We’re seeing an increasing number of nulled plugins being distributed via “discount” sites that charge a monthly subscription fee, or that offer “premium” versions of plugins for a reduced price. While these plugins and themes are less likely to contain malware than nulled software offered for “free”, they still do not offer full premium features, and in many cases are simply repackaged or slightly modified versions of code that is freely available on the WordPress directory.
Many premium plugins, including Wordfence Premium, include SaaS (Software as a Service) functionality. This means that the most critical Wordfence Premium features, including the Real-Time IP Blocklist, immediate firewall rule updates, and up-to-date malware signatures, cannot be made available to a nulled plugin since they rely on having a valid Wordfence license that authorizes Wordfence to send the latest data to your site.
It is trivial to modify the code of most plugins so that they appear to be fully licensed, but these modifications rarely unlock the full functionality of a plugin and can have real negative impacts while providing a false sense of security.
What about free versions of GPL-Licensed premium plugins?
The GPL (General Public License) license allows other developers to fork a plugin, modify the code and redistribute it to others under the same terms. Trouble arises when a plugin is forked and the new developer doesn’t change the name or logo. Customers think they’re getting the same plugin from the same source, but that is not the case, and it violates the original developer’s trademark on their name and logo.
Another issue arises when the redistributable code is licensed under GPL, but the plugin contains Software as a Service (SaaS) technology that is proprietary. Wordfence is an example of this, where the Wordfence plugin receives proprietary data from our servers and those servers also contain proprietary code that performs additional computation. Accessing this data and capability requires a paid license. It is not possible to redistribute a plugin that contains this functionality without purchasing a Wordfence license from us. Buying a nulled Wordfence plugin results in a customer paying for the plugin and getting the free version of Wordfence.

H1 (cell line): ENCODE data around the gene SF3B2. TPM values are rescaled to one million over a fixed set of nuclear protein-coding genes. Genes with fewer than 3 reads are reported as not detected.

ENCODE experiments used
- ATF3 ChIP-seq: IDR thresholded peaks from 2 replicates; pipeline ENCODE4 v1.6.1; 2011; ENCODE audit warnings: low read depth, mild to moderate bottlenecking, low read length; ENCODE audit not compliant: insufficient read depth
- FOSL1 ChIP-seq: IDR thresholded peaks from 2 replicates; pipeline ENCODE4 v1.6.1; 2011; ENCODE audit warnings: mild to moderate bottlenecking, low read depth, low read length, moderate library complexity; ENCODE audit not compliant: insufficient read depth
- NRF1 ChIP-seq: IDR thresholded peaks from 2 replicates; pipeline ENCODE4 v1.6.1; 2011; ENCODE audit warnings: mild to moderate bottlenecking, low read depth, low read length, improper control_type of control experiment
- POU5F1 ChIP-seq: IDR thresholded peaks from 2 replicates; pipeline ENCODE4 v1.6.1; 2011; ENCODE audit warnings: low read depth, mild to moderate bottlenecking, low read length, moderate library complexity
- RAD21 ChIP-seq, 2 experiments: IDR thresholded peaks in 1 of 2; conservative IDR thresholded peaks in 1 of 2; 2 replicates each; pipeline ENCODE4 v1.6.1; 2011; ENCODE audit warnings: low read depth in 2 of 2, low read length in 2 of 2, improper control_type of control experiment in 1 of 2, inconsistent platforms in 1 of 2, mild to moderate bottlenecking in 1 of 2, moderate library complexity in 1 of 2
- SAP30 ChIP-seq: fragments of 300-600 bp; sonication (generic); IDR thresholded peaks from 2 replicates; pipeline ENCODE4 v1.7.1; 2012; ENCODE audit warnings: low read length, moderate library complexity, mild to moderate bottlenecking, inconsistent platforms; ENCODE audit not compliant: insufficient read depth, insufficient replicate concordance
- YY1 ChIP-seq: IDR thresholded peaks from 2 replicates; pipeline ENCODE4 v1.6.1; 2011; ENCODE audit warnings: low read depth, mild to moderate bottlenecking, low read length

The GPL is truly amazing because it helps foster innovation by making code available to others for reuse. It also allows the examination of source code by others, like security researchers, which helps us identify vulnerabilities and make the web safer. But abusing it to pretend that you are someone you are not while omitting functionality that a customer expects to get, is not what the GPL was intended for.
Can I get support for nulled plugins and themes?
Plugin and theme publishers that offer support to their paid customers will not provide support to customers who did not pay them and paid another vendor instead. This can leave customers confused when they open a support ticket and the vendor has no idea who the customer is.
Additionally, the unpredictable and frequently malicious modifications made to nulled plugins make them impossible to support even for publishers that offer support to their free users.
What should I do if I have a nulled plugin or theme installed?
If you find that you have a nulled plugin or theme installed, we recommend deleting it immediately. Then, we recommend scanning your site with Wordfence, either the free version available on the WordPress plugin directory, or Wordfence Premium, which provides additional functionality that is unlocked by entering a license key into the free version, rather than via a separate download.
We also recommend checking your database for unauthorized administrator users, since these are frequently added by nulled plugins and themes and can be hidden from other administrators. If you are not comfortable cleaning your own site, or if it continues to show symptoms of infection even after you have removed any nulled plugins or themes, the Wordfence Site Cleaning team will be happy to help.
In today’s article, we covered some frequently asked questions about nulled WordPress plugins and themes, including some of the risks involved, common misunderstandings, and what to do if you have a nulled plugin or theme installed on your site.
Using nulled plugins always has a cost, whether it’s the trust of your users when your site is hacked, or simply the monetary cost of a discounted copy that fails to deliver on its promises.
At Wordfence, we work hard to make sure that even the free version of Wordfence provides best-in-class protection for WordPress sites. We’d like to thank all of our Premium users for making this possible and for helping to protect the WordPress community as a whole with their support.